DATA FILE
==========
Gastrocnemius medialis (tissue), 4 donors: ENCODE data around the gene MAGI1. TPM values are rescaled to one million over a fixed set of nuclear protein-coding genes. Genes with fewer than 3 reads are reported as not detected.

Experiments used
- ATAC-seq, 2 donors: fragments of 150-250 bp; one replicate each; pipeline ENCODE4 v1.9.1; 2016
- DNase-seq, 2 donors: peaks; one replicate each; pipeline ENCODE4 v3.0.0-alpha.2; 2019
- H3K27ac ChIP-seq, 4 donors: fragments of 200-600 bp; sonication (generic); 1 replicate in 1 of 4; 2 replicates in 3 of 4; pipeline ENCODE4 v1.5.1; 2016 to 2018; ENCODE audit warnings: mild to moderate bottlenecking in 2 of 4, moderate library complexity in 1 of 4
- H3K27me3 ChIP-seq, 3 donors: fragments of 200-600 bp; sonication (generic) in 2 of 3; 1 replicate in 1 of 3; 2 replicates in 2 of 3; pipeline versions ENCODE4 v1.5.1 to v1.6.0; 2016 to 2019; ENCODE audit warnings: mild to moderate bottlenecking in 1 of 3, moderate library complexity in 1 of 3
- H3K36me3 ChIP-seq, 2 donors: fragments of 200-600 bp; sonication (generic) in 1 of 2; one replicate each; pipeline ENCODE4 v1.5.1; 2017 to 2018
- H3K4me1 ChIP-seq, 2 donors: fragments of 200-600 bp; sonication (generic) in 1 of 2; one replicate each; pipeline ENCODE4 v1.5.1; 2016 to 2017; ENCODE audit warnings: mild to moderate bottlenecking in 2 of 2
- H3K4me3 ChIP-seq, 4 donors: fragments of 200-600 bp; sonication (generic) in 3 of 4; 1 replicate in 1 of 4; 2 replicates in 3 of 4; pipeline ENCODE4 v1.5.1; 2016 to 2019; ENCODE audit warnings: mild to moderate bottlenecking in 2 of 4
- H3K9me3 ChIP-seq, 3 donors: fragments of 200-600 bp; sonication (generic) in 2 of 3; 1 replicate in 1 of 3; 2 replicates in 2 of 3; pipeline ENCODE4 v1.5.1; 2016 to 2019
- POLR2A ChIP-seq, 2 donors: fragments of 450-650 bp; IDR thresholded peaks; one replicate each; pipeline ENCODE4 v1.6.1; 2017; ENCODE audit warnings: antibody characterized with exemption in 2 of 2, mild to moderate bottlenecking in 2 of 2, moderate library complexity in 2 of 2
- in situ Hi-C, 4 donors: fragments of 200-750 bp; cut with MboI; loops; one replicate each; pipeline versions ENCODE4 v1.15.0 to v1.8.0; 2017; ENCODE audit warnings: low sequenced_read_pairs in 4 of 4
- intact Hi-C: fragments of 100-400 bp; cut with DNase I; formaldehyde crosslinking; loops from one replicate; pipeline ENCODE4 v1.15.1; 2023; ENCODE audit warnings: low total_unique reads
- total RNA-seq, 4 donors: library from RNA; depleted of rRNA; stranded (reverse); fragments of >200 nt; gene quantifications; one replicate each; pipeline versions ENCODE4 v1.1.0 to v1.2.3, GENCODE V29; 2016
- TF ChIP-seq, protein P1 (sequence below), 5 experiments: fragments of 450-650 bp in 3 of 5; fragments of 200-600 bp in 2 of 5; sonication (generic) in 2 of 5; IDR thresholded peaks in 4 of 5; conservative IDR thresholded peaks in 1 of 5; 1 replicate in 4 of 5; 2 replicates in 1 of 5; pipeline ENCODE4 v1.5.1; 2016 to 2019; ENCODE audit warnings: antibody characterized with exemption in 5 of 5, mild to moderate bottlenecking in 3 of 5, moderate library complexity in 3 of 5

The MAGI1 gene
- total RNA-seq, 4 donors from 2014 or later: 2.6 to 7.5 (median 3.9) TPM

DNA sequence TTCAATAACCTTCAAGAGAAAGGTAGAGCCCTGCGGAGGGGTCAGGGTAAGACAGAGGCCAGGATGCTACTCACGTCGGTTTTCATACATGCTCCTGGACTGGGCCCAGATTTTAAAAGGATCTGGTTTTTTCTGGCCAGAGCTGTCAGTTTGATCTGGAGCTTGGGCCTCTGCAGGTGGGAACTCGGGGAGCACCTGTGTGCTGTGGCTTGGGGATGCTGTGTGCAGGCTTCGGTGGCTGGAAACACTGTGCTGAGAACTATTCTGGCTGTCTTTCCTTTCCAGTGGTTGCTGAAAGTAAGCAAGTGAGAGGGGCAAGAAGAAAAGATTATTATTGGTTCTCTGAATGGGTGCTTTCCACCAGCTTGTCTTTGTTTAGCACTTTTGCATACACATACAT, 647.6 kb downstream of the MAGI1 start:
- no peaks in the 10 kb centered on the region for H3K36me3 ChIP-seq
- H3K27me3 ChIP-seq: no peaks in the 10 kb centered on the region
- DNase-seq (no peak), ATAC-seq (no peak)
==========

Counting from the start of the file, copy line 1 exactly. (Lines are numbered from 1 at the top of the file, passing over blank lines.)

Gastrocnemius medialis (tissue), 4 donors: ENCODE data around the gene MAGI1. TPM values are rescaled to one million over a fixed set of nuclear protein-coding genes. Genes with fewer than 3 reads are reported as not detected.